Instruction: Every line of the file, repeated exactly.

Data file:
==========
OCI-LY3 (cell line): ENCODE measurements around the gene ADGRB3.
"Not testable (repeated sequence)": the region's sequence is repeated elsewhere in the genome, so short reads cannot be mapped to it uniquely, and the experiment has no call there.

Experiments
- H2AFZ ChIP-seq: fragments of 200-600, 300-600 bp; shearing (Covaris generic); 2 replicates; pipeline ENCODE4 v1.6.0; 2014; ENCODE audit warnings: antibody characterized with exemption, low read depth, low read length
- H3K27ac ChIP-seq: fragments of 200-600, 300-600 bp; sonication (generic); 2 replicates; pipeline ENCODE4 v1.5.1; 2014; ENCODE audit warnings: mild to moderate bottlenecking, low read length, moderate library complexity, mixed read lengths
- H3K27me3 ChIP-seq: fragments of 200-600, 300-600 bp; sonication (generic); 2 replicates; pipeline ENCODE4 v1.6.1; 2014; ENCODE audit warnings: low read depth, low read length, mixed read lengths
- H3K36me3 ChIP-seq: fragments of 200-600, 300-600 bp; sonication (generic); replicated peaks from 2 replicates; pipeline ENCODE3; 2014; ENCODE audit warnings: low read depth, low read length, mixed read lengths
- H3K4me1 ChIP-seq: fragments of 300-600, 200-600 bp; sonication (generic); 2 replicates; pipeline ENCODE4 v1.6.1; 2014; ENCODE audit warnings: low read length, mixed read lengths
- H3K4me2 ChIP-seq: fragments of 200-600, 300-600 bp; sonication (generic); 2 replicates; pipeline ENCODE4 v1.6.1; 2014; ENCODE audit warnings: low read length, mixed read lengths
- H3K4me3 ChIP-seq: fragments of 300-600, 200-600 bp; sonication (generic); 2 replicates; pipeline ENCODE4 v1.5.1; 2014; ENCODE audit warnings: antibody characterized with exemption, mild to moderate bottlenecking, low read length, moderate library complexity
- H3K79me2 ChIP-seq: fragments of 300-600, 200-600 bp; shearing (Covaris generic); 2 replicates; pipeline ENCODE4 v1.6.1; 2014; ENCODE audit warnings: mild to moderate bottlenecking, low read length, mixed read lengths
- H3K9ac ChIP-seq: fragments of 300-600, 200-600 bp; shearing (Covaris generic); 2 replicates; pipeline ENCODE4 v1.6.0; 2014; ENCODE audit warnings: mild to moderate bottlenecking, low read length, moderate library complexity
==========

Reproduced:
OCI-LY3 (cell line): ENCODE measurements around the gene ADGRB3.
"Not testable (repeated sequence)": the region's sequence is repeated elsewhere in the genome, so short reads cannot be mapped to it uniquely, and the experiment has no call there.

Experiments
- H2AFZ ChIP-seq: fragments of 200-600, 300-600 bp; shearing (Covaris generic); 2 replicates; pipeline ENCODE4 v1.6.0; 2014; ENCODE audit warnings: antibody characterized with exemption, low read depth, low read length
- H3K27ac ChIP-seq: fragments of 200-600, 300-600 bp; sonication (generic); 2 replicates; pipeline ENCODE4 v1.5.1; 2014; ENCODE audit warnings: mild to moderate bottlenecking, low read length, moderate library complexity, mixed read lengths
- H3K27me3 ChIP-seq: fragments of 200-600, 300-600 bp; sonication (generic); 2 replicates; pipeline ENCODE4 v1.6.1; 2014; ENCODE audit warnings: low read depth, low read length, mixed read lengths
- H3K36me3 ChIP-seq: fragments of 200-600, 300-600 bp; sonication (generic); replicated peaks from 2 replicates; pipeline ENCODE3; 2014; ENCODE audit warnings: low read depth, low read length, mixed read lengths
- H3K4me1 ChIP-seq: fragments of 300-600, 200-600 bp; sonication (generic); 2 replicates; pipeline ENCODE4 v1.6.1; 2014; ENCODE audit warnings: low read length, mixed read lengths
- H3K4me2 ChIP-seq: fragments of 200-600, 300-600 bp; sonication (generic); 2 replicates; pipeline ENCODE4 v1.6.1; 2014; ENCODE audit warnings: low read length, mixed read lengths
- H3K4me3 ChIP-seq: fragments of 300-600, 200-600 bp; sonication (generic); 2 replicates; pipeline ENCODE4 v1.5.1; 2014; ENCODE audit warnings: antibody characterized with exemption, mild to moderate bottlenecking, low read length, moderate library complexity
- H3K79me2 ChIP-seq: fragments of 300-600, 200-600 bp; shearing (Covaris generic); 2 replicates; pipeline ENCODE4 v1.6.1; 2014; ENCODE audit warnings: mild to moderate bottlenecking, low read length, mixed read lengths
- H3K9ac ChIP-seq: fragments of 300-600, 200-600 bp; shearing (Covaris generic); 2 replicates; pipeline ENCODE4 v1.6.0; 2014; ENCODE audit warnings: mild to moderate bottlenecking, low read length, moderate library complexity